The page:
Siena College's Student Newspaper

Opinion

Can Biden Just Give Us the Money Already?

Photo Courtesy of Forbes.

Since the campaign trail, President Joe Biden has been promising all student loan borrows debt relief of at least $10,000, if not $50,000. 

At the moment, Biden has put this issue on pause, much to the stress of many borrowers. Although Biden did extend the pause of student loan payments and interest his first day in office, he has not moved forward with his promise of immediately canceling $10,000 in student debt. 

Part of this is due to the fact that progressive members of Congress are proposing a much bigger loan relief, such as $50,000. This incentive is back by Elizabeth Warren and Alexandria Ocasio-Cortez. Warren advocated for 95 percent loan relief on her campaign trail and is now backing this incentive with Biden. However, the President doesn’t believe he has the authority to cancel student loan debt, but Congress does. Biden has stated he will sign the bill if Congress passes it, yet he doesn’t believe he should write an executive order. 

Has he broken his campaign promise by pausing this issue for now like so many other presidents before him? 

Not necessarily…but could you do it by May…January at the latest?

As a senior, I’ve already begun to pay off my federal loans as much as I possibly can. Typically, I allocate $200 a paycheck (or $400 a month) toward my loans. So far, I’ve managed to cover all my unsubsidized loans, a feat most college students don’t have the option to do. I will come out with minimal debt (under $20,000), meaning my loan payments will not be terrible, even with the interest starting in January. However, that’s not the case for the majority of my peers.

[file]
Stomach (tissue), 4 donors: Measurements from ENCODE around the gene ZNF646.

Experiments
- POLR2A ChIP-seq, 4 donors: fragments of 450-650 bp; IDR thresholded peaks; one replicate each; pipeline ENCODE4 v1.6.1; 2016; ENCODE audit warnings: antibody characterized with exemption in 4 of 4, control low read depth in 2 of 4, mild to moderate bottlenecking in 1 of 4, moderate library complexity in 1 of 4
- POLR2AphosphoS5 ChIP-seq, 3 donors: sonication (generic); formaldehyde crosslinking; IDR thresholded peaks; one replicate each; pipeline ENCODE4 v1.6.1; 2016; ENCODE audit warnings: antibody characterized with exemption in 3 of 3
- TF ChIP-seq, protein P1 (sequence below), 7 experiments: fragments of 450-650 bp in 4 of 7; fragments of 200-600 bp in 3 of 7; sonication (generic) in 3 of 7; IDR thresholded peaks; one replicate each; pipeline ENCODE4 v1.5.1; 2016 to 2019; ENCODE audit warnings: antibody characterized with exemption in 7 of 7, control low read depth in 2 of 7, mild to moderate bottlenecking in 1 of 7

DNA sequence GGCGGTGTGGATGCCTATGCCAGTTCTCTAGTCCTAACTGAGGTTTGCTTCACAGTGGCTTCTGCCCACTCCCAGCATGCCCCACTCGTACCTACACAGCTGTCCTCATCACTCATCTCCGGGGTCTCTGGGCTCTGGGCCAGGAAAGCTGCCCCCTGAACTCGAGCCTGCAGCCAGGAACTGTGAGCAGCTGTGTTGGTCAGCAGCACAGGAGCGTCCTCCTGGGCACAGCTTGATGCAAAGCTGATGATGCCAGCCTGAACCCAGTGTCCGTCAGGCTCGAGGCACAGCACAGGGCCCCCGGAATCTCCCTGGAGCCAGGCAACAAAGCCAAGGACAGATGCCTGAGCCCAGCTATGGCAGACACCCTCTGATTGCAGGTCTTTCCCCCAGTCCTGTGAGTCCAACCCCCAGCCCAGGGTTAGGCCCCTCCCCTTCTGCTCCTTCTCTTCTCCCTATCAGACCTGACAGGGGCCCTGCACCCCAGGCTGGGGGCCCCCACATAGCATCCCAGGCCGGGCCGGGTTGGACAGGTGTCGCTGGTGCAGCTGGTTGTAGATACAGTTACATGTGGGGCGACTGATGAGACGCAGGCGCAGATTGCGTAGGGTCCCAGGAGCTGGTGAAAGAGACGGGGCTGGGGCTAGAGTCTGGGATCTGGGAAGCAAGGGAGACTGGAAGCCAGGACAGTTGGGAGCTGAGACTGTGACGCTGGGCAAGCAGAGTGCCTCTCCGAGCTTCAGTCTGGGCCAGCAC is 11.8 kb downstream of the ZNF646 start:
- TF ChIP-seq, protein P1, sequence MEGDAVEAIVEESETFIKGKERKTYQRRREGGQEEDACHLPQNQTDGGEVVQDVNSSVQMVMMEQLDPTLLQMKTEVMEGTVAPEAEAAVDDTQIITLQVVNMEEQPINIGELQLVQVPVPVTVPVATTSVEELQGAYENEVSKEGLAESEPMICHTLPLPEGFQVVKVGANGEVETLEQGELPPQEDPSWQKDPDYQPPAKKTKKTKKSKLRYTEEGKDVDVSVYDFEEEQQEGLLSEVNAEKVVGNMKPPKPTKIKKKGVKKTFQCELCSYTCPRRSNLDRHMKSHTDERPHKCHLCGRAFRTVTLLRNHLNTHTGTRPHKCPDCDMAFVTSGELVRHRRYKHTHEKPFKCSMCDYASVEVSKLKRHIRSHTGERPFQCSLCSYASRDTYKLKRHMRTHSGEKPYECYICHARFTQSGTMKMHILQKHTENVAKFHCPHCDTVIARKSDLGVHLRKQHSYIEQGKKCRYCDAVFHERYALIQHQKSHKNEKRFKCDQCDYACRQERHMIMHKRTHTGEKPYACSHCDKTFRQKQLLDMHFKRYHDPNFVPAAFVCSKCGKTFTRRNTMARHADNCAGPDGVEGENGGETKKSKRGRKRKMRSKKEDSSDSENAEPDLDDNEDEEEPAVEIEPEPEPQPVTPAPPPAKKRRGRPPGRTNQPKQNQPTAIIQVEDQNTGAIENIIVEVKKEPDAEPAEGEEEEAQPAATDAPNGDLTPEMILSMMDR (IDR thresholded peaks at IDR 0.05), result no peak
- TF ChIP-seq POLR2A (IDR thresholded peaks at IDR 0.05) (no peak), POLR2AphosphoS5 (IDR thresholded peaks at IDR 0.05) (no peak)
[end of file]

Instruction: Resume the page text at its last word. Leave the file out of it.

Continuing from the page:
The initial promise to cancel $10,000 immediately was nice because it put me in a position where I could continue to pay off $400 a month and only have a very, very small price to pay at the end of the May. Plus, it’s also helpful to a lot of borrowers. While $10,000 may not seem like a lot when it comes to debt forgiveness, every penny counts. 

To put this issue on pause without a promise of it being delivered before loan payments and interest rates start applying again is worrying to some, and detrimental to a whole lot more. 

This isn’t an issue that can put on pause. Without Congress or the President actively working to aid students in debt forgiveness, this problem only becomes bigger. This is an issue that affects millions of us. If the government can choose to worry about giving the unemployed $300 a week extra, then they can also choose to worry about presenting this issue to Congress now. 

Stalling loan payments won’t last forever, but you shouldn’t have to give up every penny you make for a degree. Student loan forgiveness is a necessity, especially with colleges charging students more money per class for a virtual experience. 

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